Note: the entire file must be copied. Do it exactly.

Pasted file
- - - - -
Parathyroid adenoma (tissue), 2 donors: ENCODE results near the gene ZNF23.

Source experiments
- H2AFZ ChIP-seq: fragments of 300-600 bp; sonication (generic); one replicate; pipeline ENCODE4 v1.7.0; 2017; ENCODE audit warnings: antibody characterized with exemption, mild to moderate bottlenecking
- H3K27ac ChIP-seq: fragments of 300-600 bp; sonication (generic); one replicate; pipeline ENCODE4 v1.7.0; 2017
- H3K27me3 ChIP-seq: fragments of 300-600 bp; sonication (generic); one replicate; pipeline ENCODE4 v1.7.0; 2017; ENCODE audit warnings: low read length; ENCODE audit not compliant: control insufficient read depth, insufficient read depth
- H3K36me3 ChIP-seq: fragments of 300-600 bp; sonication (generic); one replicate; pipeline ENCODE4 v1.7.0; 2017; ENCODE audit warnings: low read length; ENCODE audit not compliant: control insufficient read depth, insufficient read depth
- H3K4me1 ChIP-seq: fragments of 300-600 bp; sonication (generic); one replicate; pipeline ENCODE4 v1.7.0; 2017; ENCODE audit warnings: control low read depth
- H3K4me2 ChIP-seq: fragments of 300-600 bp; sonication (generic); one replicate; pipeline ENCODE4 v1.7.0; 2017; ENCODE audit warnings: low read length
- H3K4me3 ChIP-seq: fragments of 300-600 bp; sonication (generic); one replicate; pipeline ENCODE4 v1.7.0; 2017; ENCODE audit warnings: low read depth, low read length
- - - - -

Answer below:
Parathyroid adenoma (tissue), 2 donors: ENCODE results near the gene ZNF23.

Source experiments
- H2AFZ ChIP-seq: fragments of 300-600 bp; sonication (generic); one replicate; pipeline ENCODE4 v1.7.0; 2017; ENCODE audit warnings: antibody characterized with exemption, mild to moderate bottlenecking
- H3K27ac ChIP-seq: fragments of 300-600 bp; sonication (generic); one replicate; pipeline ENCODE4 v1.7.0; 2017
- H3K27me3 ChIP-seq: fragments of 300-600 bp; sonication (generic); one replicate; pipeline ENCODE4 v1.7.0; 2017; ENCODE audit warnings: low read length; ENCODE audit not compliant: control insufficient read depth, insufficient read depth
- H3K36me3 ChIP-seq: fragments of 300-600 bp; sonication (generic); one replicate; pipeline ENCODE4 v1.7.0; 2017; ENCODE audit warnings: low read length; ENCODE audit not compliant: control insufficient read depth, insufficient read depth
- H3K4me1 ChIP-seq: fragments of 300-600 bp; sonication (generic); one replicate; pipeline ENCODE4 v1.7.0; 2017; ENCODE audit warnings: control low read depth
- H3K4me2 ChIP-seq: fragments of 300-600 bp; sonication (generic); one replicate; pipeline ENCODE4 v1.7.0; 2017; ENCODE audit warnings: low read length
- H3K4me3 ChIP-seq: fragments of 300-600 bp; sonication (generic); one replicate; pipeline ENCODE4 v1.7.0; 2017; ENCODE audit warnings: low read depth, low read length